After visiting Israel's haunting memorial to 6 million Jewish victims of the Holocaust, President Carter told his hosts today he is conscious of the slaughter's implications for Israel's deeply felt security needs.
Accompanied by Prime Minister Menachem Begin and war crimes prosecutor Godeon Hausner, himself a survivor of a Nazi death camp, the president toured Yad Vashem, the Holocaust memorial, and emotionally vowed that the world will not again witness "this horrible episode in the history of humankind."
"We are strongly resolved this shall never happen agin," echoed Hausner, who was chief prosecutor in the trial of Adolf Eichmann. Carter replied, "I have the same resolve."
At Mount Herzl, the next stop of a frenetic day in which Carter fitted in 6 1/2 hours of negotiating with Begin and other Israeli leaders, the president paid homage to Thedore Herzl, the founder of world Zionism, and penned into a guest book, "May these memories never die."
Then, in an unscheduled stop, he visited the grave of Zeev Jabotinsky, founder of the revisionist movement and Begin's political mentor.
During the day, Carter also visited with Israeli President Yitzhak Novon and attended services at St. Andrew's Scots Memorial Church here, before beginning the grueling round of negotiations that lasted until after nightfall.
But the most moving episode of the day, by appearances, came at Yad Vashem, where almost all visiting dignitaries are taken by their Israeli hosts on official visits. Walking hand-in-hand with his wife Rosalynn along the treelined "Avenue of the Just," a memorial to gentiles who helped Jews escape from Nazi persecutors, Carter first visited the "Hall of Names," where records of all known victims of the Holocaust are maintained.
As Carter flipped through the pages of the record books, Begin explained to him that there are many names from the European countries, but few from the Soviet Union. "They just threw them [the victims] into pits," Begin said.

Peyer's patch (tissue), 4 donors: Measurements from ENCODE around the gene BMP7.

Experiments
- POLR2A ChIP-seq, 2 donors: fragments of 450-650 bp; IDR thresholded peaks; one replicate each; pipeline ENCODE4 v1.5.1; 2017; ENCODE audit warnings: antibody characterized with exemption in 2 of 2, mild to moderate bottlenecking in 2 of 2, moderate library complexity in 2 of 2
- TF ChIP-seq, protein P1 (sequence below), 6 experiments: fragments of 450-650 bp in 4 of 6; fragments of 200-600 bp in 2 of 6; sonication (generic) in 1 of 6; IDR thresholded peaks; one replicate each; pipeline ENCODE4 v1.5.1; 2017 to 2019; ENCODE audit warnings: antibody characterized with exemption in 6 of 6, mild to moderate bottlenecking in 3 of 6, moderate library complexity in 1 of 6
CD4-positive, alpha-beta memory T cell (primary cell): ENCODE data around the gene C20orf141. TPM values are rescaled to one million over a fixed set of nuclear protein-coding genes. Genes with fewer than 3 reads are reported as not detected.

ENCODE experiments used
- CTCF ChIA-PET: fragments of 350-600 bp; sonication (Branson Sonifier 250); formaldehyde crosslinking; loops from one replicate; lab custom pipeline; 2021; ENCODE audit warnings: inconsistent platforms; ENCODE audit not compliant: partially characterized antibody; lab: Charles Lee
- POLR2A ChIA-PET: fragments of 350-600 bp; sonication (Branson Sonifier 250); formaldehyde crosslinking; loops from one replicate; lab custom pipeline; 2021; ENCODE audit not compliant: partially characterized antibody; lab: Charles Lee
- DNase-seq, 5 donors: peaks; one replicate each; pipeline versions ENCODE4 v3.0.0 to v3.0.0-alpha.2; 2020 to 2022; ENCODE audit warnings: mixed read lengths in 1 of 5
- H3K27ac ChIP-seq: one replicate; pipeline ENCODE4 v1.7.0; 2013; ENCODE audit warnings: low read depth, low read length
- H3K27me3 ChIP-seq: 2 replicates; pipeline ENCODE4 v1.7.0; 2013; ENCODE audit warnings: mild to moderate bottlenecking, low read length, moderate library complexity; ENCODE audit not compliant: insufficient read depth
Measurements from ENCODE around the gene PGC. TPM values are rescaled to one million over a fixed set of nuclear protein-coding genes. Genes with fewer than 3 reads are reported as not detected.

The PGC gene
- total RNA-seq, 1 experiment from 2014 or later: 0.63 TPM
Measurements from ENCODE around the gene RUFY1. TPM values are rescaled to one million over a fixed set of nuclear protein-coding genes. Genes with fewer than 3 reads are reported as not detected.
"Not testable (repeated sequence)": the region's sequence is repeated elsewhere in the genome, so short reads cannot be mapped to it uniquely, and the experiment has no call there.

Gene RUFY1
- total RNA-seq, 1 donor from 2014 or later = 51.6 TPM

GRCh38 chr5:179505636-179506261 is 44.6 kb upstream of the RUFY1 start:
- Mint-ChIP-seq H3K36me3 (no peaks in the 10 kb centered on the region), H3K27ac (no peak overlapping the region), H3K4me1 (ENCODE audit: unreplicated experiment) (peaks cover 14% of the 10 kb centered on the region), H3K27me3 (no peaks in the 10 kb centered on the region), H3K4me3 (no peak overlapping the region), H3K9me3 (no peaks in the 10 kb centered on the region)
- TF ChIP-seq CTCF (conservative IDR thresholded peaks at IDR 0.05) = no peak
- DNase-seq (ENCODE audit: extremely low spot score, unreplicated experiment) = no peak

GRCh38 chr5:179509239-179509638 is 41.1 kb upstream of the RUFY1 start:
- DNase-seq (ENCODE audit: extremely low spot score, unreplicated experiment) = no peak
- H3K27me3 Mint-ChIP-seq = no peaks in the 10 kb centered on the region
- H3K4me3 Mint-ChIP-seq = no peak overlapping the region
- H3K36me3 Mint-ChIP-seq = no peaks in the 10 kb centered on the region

Carter turned to the prime minister and asked, "are you still discovering names?" Begin replied, "Every day, all over the world."
From there, the president visited the "Remembrance Hall," a windowless structure made from enormous hewn basalt boulders surrounding a striking simple black mosasic floor into which are carved the names of the 20 principal Nazi extermination camps -- including familiar names such as Auschwitz, Dachau, Treblinka and Buchenwald. As Carter, wearing a blue skullcap, watched somberly, a choir of young Israeli girls sang in Hebrew, "Out of the depths have I cried unto thee, O Lord. My Lord, hear my voice."
After a cantor sang, "Let the Lord remember the souls of our brethren, the children of Israel, victims and heroes of the Holocaust..;" Eitan BarHon, a Yad Vashem protocol officer, read the commemoration:
"As we rekindle the eternal light in this hall of remembrances before the sacred remains of our martyrs, we unite with the blessed memory of six million of our people who died a martyr's death at the hands of the Nazis and their collaborators..."
Carter then rekindled the flame and laid a wreath on the tomb of the martyrs' ashes directly in front of the eternal flame.
The president and first lady appered moved as a prayer was read from Ezekiel 37 -- "Then he said unto me, son of man, these bones are the whole house of Israel" -- and the choir sang another prayer.
After putting the wreath down, Carter stood for about 30 seconds with his eyes closed.
Just before Carter left the King David Hotel last night to drive to the Knesset, an advance car of his motorcade was pelted with stones and eggs apparently thrown by ultranationalists lining part of the route, White House officials said.
The demonstrators apparently mistook a limousine that preceded Carter's car by two minutes for the presidential vehicle and stoned it before they were subdued by Israeli soldiers.